“The coaches were No. 1,” he said. “My goal is to play at the highest level I can one day and I think they can help me get there. One of the things he told me was that he would make me a better person physically, mentally and spiritually. That’s something that set him apart from any other coach I talked to.”
Dittmar said he also considered Miami (Ohio), Missouri State, Virginia Tech and Bradley.
His fastball is consistently 87-90 mph and he also throws a circle changeup and a knuckle-curve.
▪ Hawkins (6-2, 156) earned All-Class 3A honors in Texas and was named co-MVP in his district as a junior. According to the Mesquite News, he went 9-0 with a 0.71 ERA and two no-hitters.
St. Louis defender — Defensive stoppers often need to be developed. That is not the case for Xavier Sneed, a senior forward at Hazelwood Central who plays summer basketball for the St. Louis Eagles.
Sneed (6-5, 180 pounds) is more enthusiastic about defense than most players in high school.
“He loves it and takes pride in defending the best player on the other team,” Eagles president Tim Holloway said. “Part of it is his love for physical play. He doesn’t shy away from contact. Where ever he goes, I foresee him being a first-team all-defensive player at some point in his first couple years.”
Sneed recently included Wichita State on his list of five schools he is considering, in addition to Xavier, Creighton, Illinois and Kansas State. Rivals.com ranks him a four-star candidate (on a scale of five) and No. 102 nationally in the class of 2016. He averaged, according to the St. Louis Post-Dispatch, 19 points and six rebounds as a junior to earn All-Class 5 honors in Missouri and All-Metro third team honors in St. Louis.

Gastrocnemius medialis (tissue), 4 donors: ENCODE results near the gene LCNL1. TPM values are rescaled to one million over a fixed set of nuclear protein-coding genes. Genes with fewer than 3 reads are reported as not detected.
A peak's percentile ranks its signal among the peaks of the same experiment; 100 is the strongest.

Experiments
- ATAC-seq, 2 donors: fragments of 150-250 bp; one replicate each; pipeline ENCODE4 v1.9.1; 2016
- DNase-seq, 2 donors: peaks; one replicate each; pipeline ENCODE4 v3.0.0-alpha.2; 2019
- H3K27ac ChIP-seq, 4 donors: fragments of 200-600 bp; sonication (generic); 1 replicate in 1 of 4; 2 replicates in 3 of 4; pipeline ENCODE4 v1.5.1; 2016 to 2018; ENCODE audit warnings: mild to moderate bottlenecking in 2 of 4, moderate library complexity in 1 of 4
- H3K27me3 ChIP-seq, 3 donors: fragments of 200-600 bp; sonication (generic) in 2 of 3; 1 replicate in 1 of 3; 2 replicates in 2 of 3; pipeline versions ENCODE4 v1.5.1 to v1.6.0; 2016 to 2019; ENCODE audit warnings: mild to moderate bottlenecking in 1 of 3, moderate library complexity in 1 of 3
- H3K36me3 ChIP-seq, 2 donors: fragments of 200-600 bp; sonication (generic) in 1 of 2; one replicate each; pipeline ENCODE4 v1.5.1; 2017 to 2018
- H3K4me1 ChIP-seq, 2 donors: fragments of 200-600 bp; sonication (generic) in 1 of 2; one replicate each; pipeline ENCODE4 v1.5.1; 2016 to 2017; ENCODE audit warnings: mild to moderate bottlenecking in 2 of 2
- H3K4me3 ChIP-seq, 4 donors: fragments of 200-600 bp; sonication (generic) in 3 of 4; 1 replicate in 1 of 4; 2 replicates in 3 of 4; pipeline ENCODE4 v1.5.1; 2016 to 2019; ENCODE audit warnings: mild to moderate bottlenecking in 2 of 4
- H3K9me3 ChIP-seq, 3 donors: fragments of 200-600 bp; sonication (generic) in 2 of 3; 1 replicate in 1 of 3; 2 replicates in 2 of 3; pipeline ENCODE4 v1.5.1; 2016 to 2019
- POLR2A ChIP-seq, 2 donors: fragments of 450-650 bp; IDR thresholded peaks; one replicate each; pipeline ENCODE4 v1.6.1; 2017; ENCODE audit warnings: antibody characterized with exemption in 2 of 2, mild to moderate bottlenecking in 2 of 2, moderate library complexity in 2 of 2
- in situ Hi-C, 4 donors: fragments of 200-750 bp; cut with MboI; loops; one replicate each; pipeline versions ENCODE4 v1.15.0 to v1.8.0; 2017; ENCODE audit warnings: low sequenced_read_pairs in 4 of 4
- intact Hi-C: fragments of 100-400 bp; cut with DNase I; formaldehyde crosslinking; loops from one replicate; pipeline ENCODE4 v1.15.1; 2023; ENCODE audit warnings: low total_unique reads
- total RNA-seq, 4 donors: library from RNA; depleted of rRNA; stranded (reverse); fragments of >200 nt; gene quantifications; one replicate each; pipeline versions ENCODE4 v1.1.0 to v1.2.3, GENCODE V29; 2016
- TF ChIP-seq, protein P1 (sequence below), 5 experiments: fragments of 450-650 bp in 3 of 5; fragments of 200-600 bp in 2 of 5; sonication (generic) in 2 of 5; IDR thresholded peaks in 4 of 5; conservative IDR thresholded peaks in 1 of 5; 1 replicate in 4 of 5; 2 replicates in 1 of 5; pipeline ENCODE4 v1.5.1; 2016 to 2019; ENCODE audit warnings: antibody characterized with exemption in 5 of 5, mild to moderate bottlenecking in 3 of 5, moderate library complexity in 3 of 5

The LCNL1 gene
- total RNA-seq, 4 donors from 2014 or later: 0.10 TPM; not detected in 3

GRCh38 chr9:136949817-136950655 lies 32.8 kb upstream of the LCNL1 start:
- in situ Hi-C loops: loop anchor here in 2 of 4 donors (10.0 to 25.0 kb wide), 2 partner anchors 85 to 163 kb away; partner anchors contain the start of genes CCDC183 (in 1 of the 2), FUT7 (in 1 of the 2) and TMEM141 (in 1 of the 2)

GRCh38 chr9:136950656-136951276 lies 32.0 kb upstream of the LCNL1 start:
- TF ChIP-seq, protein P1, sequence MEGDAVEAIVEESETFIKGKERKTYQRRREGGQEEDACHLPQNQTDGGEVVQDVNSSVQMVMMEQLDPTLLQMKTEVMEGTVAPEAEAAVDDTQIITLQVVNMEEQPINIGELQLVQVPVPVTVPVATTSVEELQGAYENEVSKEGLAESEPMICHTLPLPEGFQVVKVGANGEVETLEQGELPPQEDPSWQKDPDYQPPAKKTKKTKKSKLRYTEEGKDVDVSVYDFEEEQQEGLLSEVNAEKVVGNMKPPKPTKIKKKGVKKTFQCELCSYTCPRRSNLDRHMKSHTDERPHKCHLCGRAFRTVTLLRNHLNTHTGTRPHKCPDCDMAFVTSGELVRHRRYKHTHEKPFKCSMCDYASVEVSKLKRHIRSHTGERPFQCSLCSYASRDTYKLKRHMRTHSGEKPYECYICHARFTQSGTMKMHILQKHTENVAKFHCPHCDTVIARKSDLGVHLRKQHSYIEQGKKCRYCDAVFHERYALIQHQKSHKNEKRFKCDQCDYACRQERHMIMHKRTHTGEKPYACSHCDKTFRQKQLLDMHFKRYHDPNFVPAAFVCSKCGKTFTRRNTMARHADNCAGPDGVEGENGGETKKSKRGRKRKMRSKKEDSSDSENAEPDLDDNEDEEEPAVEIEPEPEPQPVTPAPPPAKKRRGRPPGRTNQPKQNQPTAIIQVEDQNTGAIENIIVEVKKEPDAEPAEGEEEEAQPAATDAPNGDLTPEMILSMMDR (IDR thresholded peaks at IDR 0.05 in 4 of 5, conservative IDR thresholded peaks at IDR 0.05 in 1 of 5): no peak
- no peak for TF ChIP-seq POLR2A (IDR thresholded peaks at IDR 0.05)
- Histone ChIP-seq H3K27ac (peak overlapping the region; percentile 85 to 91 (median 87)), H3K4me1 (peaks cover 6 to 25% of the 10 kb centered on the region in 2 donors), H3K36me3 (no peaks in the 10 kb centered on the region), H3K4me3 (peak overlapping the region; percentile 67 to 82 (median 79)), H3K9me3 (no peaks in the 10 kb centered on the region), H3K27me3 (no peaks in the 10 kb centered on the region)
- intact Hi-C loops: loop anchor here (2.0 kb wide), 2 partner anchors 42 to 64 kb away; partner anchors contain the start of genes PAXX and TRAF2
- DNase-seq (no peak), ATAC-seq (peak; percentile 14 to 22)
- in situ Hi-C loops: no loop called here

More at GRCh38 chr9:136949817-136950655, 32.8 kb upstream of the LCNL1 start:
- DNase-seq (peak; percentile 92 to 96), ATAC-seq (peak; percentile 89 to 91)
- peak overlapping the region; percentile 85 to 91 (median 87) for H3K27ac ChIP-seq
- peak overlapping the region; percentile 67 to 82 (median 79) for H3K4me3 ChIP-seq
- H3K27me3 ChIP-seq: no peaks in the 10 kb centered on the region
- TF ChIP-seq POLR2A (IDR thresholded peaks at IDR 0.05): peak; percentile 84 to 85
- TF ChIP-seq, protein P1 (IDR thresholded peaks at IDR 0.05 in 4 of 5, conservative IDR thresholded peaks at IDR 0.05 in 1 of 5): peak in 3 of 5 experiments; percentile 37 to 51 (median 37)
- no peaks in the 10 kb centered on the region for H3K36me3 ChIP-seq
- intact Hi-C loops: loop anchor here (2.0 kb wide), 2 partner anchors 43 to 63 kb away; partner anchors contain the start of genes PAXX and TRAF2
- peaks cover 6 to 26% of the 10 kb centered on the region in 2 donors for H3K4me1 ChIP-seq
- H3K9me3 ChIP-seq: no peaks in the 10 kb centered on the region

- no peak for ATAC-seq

“He’s a dream to coach,” Holloway said. “He’s a guy whose been brought up to be an all-around player.”
Holloway said Sneed is a good three-point shooter and also scores often on breaks because of his speed.
“He’s a phenomenal athlete,” Holloway said. “If we need a big shot, we know we can count on him.”
Summer hires — In late spring, Shocker Sports Properties hired Sheri Jans as senior account executive and Shane Dennis as an account executive.
Shocker Sports Properties handles WSU’s media rights and broadcast advertising sales.
Jans is the wife of former WSU assistant men’s basketball coach Chris Jans, formerly head coach at Bowling Green. She worked with Mark Rogers, general manager of Shocker Sports Properties, in a similar capacity at Preferred Health Systems.
Dennis, a former WSU pitcher, worked at Entercom Communications, where he hosted a sports talk show on KFH. Before that, he worked as WSU baseball’s director of operations.
Worth noting — WSU’s volleyball team is one of 146 programs to receive the American Volleyball Coaches Association Team Academic Award. WSU compiled a grade-point average of 3.46 in 2014. … Shocker Fitness starts its 10-week session on Monday with 5:30 a.m. and 5:45 p.m. workouts on Monday, Wednesday and Friday. Cost is $55 for 30 workouts. … Creighton will play at Loyola on Dec. 5, its first game against a Missouri Valley Conference men’s basketball team since the Bluejays departed in 2013. The game is a long-delayed return of a 2010 BracketBusters game.